59. He has submitted that the present Chamber Summons is based on facts already known to the Judgment Creditor and is nothing but a mere amplification of the earlier allegations made by the Judgment Creditor in earlier Chamber Summons No.292 of 2014, wherein most of the allegations have been dealt with by the Judgment Debtor in its Affidavits of Disclosure. He has submitted that Judgment Creditor has suppressed various orders of this Court in the Execution Proceedings and also tendered incomplete documents so as to cause prejudice against the Additional Respondents. He has accordingly submitted that the Judgment Creditor as a result thereof is not entitled to any relief much less an equitable and discretionary relief. He has reproduced the preliminary grounds of challenge which have been raised in the Affidavit in Reply to the Chamber Summons viz. limitation, delay and latches, that the Executing Court cannot go behind the decree and allegations of fraud which is required to be both pleaded and proved. In the context of limitation, he has submitted that the Chamber Summons is nothing but in the form of a Suit against the Additional Respondents and the limitation period of 12 years is only qua the Judgment Debtor and would not apply to the Additional Respondents on whom the liability is being thrusted without an opportunity of trial. He has submitted that the Chamber Summons is nothing but a tracing action to trace monies in the hands of the Additional Respondents which cannot be permitted in an Execution proceeding as tracing action can only be permitted by way of a Suit. He has submitted that there is gross delay and latches in filing the present Chamber Summons as the documents which form the basis of the Chamber Summons was available with the Award Holder between September 2014 to September 2015 as part of the Disclosure Affidavits despite which the present Chamber Summons has been filed only on 21st January, 2019. He has submitted that the Executing Court cannot go behind the decree or beyond the decree. By seeking execution against the Additional Respondents, the Judgment Creditor is in fact going both behind and beyond the Foreign Award which was passed against the Judgment Debtor. He has submitted that in the case of Additional Respondent No.1 (Ornate), the Judgment Creditor has taken out garnishee proceedings and filed Execution Proceedings, thereby acknowledging that the Additional Respondent No.1 is a separate legal entity and not one and the same as the Judgment Debtor.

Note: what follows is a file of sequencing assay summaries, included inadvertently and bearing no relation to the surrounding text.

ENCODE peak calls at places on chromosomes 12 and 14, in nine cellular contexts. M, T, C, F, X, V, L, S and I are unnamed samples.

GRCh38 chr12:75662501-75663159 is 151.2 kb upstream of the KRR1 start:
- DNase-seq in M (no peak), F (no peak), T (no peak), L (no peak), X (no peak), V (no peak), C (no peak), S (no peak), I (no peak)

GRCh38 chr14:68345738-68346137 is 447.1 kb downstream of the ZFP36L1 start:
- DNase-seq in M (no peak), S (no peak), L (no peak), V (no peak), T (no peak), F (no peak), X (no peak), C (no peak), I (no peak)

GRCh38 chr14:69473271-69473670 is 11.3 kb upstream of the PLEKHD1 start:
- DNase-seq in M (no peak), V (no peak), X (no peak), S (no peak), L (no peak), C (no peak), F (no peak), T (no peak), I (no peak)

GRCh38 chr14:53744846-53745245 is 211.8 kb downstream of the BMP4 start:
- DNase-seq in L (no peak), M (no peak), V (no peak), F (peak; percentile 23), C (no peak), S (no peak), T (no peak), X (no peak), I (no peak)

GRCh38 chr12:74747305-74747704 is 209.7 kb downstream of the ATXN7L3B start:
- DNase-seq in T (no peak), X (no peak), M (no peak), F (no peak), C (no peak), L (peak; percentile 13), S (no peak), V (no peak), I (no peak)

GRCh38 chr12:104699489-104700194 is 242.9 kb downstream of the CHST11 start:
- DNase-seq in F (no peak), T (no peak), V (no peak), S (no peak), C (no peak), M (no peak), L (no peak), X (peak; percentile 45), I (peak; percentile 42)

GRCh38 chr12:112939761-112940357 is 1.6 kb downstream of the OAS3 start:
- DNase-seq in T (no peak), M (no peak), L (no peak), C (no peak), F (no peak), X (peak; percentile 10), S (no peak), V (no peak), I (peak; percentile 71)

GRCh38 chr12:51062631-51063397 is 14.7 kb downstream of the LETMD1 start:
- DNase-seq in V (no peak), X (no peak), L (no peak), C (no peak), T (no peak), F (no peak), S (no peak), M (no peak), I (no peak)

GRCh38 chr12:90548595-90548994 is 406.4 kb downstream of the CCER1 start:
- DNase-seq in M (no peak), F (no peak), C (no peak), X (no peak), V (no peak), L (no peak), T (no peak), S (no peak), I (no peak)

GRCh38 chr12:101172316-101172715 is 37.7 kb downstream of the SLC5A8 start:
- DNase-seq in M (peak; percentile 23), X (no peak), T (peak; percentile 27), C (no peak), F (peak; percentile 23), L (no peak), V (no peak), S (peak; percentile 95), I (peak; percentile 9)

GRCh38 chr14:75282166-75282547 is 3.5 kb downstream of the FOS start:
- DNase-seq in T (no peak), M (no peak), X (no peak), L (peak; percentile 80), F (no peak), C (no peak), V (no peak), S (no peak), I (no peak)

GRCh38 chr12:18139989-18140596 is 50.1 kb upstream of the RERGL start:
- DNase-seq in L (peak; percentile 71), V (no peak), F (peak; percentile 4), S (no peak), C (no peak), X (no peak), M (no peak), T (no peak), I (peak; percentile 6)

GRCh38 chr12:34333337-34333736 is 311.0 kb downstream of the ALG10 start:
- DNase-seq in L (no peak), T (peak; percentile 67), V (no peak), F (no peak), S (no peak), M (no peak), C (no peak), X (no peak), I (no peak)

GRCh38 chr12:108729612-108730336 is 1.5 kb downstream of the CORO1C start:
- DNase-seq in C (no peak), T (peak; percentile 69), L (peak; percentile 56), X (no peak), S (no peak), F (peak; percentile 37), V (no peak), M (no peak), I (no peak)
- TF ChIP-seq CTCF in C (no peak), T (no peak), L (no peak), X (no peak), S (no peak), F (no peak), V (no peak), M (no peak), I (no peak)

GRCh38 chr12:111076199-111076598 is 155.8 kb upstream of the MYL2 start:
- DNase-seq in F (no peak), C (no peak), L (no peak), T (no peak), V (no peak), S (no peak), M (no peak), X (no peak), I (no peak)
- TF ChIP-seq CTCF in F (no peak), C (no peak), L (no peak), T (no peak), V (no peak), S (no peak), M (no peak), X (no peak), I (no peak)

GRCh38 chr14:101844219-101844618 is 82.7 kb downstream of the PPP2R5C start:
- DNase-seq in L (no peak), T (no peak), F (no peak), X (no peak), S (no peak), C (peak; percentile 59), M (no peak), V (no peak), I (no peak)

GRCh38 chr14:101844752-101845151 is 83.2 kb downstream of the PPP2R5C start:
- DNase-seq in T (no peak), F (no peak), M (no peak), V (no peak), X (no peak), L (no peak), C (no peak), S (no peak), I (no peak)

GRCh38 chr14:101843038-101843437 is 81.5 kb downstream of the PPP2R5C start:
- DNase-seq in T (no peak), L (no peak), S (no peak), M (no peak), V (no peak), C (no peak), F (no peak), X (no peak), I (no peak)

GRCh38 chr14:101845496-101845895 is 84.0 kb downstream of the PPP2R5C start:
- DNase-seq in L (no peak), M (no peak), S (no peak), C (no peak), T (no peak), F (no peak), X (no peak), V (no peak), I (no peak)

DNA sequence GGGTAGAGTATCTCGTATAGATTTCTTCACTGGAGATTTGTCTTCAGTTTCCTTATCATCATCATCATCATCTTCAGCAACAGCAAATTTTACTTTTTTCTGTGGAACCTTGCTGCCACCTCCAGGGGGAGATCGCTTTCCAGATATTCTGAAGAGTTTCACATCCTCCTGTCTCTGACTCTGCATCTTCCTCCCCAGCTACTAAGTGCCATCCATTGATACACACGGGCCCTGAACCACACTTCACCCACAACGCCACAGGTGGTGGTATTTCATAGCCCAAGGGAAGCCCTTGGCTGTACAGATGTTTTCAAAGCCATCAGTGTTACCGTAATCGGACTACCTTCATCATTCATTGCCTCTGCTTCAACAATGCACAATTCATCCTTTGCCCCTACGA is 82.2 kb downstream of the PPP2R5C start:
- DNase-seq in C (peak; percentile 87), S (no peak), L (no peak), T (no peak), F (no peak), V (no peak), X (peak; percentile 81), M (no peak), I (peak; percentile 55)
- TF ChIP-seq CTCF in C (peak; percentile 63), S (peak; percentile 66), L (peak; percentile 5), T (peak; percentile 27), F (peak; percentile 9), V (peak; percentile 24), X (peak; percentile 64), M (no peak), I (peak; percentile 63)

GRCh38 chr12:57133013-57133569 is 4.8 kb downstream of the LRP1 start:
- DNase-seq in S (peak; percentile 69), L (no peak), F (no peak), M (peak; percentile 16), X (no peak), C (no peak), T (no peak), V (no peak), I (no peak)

60. He has submitted that under Section 48 of the Arbitration and Conciliation Act, 1996, the parties applying for enforcement of the Award have to first invoke that Section and then an opportunity is to be provided to the party against whom the Foreign Award is being enforced as to why it should not be enforced. The present Chamber Summons is nothing but an attempt to shortcircuit the said provisions and thereby add parties who were neither parties to the arbitration agreement nor participant to the Foreign Award. The Foreign Award was made enforceable only against the Judgment Debtor and not against any of the Additional Respondents who are now sought to be made parties in the Execution Proceedings. He has thereafter made submissions dealing with the lifting of the Corporate Veil.